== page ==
Living in Seattle, driving can become a little tricky, and one might say at times, maddening enough to send any calm and cool pacifist into a rage of gun wielding fury. This is on any normal day, depending on when and where you are commuting and eventually committing a crime. Toss in a snowflake or two, sprinkle in a few hundred thousand people never having driven in snow, perhaps from other countries, and it results in bedlam. Or, if you will, as some weather analysts are describing it, (cue the music on any news station in Seattle)…..bum bum bum, “Snowmageddon”.
Refusing to play the old card of gently placing weathermen, or meteorologists under a bus, or a zamboni, I will do otherwise, because I find their job to be quite compelling and challenging, or most of the time, just stupid. Mother Nature has a sense of humor for a reason. She gets tired of people predicting the weather when, on an off night, maybe coming off a hangover, or perhaps involved in a marital dispute with Father Barstool, she just doesn’t have the time or patience to grant snow days for poor uneducated children and lazy teachers who look forward to those days more than Christmas. (I was once one of those teachers)
I will, however, toss a few, “on site reporters” under my zamboni. They are eerily similar to golf analysts using adjectives not necessarily fitting the occasion. When someone makes an outstanding putt, it is not “courageous”. When it is 32 degrees outside, the conditions aren’t “brutal”, especially when my wife, two dogs and I are wearing sweatshirts and ball caps tossing snowballs at our snow dogs in the back yard amidst this “brutal” day. The word “cold” and the phrase, “My ears are a bit numb” seem more appropriate. Additionally, when these reporters were using the word “brutal”, if they used that term around someone visiting from Great Falls, Montana where it is 20 below, they might find themselves getting a shovel bounced off their exaggerating onions. Twenty below! Now, that’s brutal. A hole in one! Still not courageous, but quite amazing. Those are my analogies for the day, but I must leave you with my last bit of weather rage.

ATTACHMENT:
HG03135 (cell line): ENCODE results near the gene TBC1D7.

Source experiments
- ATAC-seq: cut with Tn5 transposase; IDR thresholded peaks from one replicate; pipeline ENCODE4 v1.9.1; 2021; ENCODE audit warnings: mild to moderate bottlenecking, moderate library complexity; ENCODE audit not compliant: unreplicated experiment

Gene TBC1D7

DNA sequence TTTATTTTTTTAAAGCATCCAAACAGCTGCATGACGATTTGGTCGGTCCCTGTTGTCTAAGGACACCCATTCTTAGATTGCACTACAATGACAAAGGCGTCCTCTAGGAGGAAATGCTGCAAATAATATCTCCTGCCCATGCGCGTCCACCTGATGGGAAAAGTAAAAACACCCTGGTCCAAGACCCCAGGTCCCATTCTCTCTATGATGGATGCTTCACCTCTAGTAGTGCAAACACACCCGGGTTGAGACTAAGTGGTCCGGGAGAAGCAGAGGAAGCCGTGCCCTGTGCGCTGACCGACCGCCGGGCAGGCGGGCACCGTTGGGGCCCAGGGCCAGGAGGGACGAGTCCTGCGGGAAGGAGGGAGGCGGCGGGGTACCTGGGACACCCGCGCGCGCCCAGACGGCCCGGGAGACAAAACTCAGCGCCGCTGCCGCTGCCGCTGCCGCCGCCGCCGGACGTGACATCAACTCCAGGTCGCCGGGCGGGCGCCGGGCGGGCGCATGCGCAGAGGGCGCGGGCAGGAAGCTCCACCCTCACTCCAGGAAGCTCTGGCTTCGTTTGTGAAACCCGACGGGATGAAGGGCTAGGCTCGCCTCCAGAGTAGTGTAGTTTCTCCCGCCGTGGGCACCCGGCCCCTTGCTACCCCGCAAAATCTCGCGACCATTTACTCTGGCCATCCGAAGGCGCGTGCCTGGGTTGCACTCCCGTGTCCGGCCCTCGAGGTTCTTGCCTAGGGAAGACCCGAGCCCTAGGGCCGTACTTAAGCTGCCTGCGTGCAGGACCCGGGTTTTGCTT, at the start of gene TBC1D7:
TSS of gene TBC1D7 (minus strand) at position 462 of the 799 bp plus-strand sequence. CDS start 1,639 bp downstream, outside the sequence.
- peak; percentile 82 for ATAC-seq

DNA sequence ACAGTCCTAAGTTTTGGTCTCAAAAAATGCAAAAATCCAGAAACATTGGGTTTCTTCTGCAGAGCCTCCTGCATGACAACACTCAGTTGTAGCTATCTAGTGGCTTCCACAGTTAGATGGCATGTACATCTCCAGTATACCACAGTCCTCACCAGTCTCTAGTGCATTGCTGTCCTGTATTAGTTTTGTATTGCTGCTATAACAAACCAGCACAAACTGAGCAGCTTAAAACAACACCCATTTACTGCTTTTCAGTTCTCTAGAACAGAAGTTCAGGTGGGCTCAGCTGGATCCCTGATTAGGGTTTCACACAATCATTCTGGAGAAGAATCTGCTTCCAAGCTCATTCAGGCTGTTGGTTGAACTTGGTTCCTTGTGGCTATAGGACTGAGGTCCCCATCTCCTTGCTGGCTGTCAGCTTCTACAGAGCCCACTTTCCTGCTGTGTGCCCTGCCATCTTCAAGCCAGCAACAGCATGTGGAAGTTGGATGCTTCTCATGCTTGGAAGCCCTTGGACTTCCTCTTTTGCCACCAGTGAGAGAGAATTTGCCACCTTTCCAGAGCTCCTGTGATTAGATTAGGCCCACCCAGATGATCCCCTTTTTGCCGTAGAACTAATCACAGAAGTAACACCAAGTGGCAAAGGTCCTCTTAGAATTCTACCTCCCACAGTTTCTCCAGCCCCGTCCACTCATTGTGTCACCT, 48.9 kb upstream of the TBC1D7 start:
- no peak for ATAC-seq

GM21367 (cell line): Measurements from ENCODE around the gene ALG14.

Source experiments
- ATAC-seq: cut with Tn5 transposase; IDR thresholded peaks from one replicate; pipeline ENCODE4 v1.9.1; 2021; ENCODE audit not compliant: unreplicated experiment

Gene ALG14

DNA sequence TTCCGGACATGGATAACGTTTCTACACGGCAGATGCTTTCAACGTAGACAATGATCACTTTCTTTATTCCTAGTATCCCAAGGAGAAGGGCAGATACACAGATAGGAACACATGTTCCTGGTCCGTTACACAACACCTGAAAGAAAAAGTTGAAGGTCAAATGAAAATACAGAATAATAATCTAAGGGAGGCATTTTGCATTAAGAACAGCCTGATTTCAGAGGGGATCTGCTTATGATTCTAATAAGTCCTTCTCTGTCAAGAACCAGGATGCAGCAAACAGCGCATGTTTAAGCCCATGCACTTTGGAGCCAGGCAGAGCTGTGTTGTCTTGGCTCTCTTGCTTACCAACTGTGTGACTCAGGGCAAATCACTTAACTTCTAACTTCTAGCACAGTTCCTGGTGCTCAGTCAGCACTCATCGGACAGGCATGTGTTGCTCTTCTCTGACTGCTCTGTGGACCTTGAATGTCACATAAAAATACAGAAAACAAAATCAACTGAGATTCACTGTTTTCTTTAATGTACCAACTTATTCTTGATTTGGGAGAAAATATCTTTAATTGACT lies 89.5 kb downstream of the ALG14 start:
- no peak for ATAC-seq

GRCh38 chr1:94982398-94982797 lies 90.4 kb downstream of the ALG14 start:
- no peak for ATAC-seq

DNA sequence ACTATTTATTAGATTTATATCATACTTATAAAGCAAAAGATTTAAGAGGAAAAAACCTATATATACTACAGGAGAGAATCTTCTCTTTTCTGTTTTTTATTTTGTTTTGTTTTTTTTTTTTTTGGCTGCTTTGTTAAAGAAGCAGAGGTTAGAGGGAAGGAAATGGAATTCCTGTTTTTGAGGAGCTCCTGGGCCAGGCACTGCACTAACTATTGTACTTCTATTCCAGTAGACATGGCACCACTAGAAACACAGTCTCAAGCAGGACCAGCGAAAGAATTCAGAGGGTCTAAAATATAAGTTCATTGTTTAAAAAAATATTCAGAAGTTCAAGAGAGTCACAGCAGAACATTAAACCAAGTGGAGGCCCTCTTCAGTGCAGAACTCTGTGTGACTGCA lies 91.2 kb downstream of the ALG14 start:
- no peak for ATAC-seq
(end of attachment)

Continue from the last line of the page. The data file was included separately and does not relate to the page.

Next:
On site reporters get tingly, (I don’t wish to use inappropriate language) when educating us simpletons regarding this bizarre white substance floating to the earth.
On Site Reporter: “If I can just get you to pan the camera down here by my feet, this wet, but clearly visible flake of nature is referred to as snow. It happens when Mother Nature has diarrhea, spends too much time in the bathroom, and doesn’t have time to turn up the cloud thermostat. It also stays around longer than rain. Rain is just Father Barstool pissing on everyone in Seattle who drives a BMW. If it continues to snow, re-write your wills and pray that there is a Heaven. Back to you, Mark.”
You learn about snow when you are about two years old, and most toddlers are not watching the news. Rather, they are watching more important, and relevant shows like “Sponge Bob, I think I Crapped My Square Pants”. Or, hopefully, they are out sledding with their parents, and the father is teaching him or her how to place a rock in a snowball, just in case they require some heavy artillery when facing the neighborhood enemies in a friendly snowball fight.
Oh yes, and by the way, you idiots, if you don’t know that it’s a little more safe to slow down in these conditions, you deserve to be in a ditch, as long as nobody gets hurt but you.
(This snow plow blog was inspired by my public relations manager, Vic Parcher, who is currently marketing a line of t-shirts well known in my office and certain bars as “Thrown Under the Bus Club………Are You a Member?”. I, Ben Gannon, am the acting C.E.O. If you’d like to purchase one, as of yet, you can’t. We’re working on that, but if you’d like to observe one, for only five dollars and five minutes of viewing, you can witness one of these shirts encased in 3 inches of bulletproof glass at our home. People in wheelchairs get in for 4 dollars and 50 cents, but can only stay for 4 minutes and 50 seconds.)